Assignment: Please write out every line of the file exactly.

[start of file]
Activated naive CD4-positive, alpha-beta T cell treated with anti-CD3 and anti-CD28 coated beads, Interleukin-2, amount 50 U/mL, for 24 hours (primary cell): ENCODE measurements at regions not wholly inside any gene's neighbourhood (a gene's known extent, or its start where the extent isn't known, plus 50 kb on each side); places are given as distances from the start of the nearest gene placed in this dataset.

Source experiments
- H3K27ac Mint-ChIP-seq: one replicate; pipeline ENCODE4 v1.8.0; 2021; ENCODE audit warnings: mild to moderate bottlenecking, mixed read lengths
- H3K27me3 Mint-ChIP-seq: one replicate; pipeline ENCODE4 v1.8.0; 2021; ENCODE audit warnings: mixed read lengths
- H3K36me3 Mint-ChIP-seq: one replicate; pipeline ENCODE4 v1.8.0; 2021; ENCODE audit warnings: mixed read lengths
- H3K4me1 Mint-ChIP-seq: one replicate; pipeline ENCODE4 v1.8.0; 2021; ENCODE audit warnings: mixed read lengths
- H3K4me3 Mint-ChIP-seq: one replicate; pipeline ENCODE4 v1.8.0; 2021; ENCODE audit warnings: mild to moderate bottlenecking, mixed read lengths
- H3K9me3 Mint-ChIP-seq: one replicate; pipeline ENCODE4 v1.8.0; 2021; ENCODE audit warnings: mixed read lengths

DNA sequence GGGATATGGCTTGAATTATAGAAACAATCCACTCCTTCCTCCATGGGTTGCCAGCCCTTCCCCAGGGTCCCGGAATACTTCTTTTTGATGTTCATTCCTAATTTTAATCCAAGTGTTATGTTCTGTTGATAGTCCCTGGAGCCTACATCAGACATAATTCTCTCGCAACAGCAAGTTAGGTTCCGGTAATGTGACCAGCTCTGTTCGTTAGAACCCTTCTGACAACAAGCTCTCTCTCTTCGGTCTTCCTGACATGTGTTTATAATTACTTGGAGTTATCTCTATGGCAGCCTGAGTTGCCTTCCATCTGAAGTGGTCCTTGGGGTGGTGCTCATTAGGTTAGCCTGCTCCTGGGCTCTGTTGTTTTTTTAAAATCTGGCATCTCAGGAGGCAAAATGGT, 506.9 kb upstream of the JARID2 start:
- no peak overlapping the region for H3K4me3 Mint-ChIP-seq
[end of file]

Activated naive CD4-positive, alpha-beta T cell treated with anti-CD3 and anti-CD28 coated beads, Interleukin-2, amount 50 U/mL, for 24 hours (primary cell): ENCODE measurements at regions not wholly inside any gene's neighbourhood (a gene's known extent, or its start where the extent isn't known, plus 50 kb on each side); places are given as distances from the start of the nearest gene placed in this dataset.

Source experiments
- H3K27ac Mint-ChIP-seq: one replicate; pipeline ENCODE4 v1.8.0; 2021; ENCODE audit warnings: mild to moderate bottlenecking, mixed read lengths
- H3K27me3 Mint-ChIP-seq: one replicate; pipeline ENCODE4 v1.8.0; 2021; ENCODE audit warnings: mixed read lengths
- H3K36me3 Mint-ChIP-seq: one replicate; pipeline ENCODE4 v1.8.0; 2021; ENCODE audit warnings: mixed read lengths
- H3K4me1 Mint-ChIP-seq: one replicate; pipeline ENCODE4 v1.8.0; 2021; ENCODE audit warnings: mixed read lengths
- H3K4me3 Mint-ChIP-seq: one replicate; pipeline ENCODE4 v1.8.0; 2021; ENCODE audit warnings: mild to moderate bottlenecking, mixed read lengths
- H3K9me3 Mint-ChIP-seq: one replicate; pipeline ENCODE4 v1.8.0; 2021; ENCODE audit warnings: mixed read lengths

DNA sequence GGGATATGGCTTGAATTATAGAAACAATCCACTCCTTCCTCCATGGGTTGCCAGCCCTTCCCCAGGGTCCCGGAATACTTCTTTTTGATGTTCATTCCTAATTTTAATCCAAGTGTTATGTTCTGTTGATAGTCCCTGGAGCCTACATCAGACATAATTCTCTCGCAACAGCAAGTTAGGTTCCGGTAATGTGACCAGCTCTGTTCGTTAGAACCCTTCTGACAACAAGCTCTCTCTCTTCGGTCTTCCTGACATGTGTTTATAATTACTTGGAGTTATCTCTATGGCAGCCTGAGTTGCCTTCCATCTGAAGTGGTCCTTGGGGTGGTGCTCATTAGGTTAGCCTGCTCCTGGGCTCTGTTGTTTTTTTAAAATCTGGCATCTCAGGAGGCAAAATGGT, 506.9 kb upstream of the JARID2 start:
- no peak overlapping the region for H3K4me3 Mint-ChIP-seq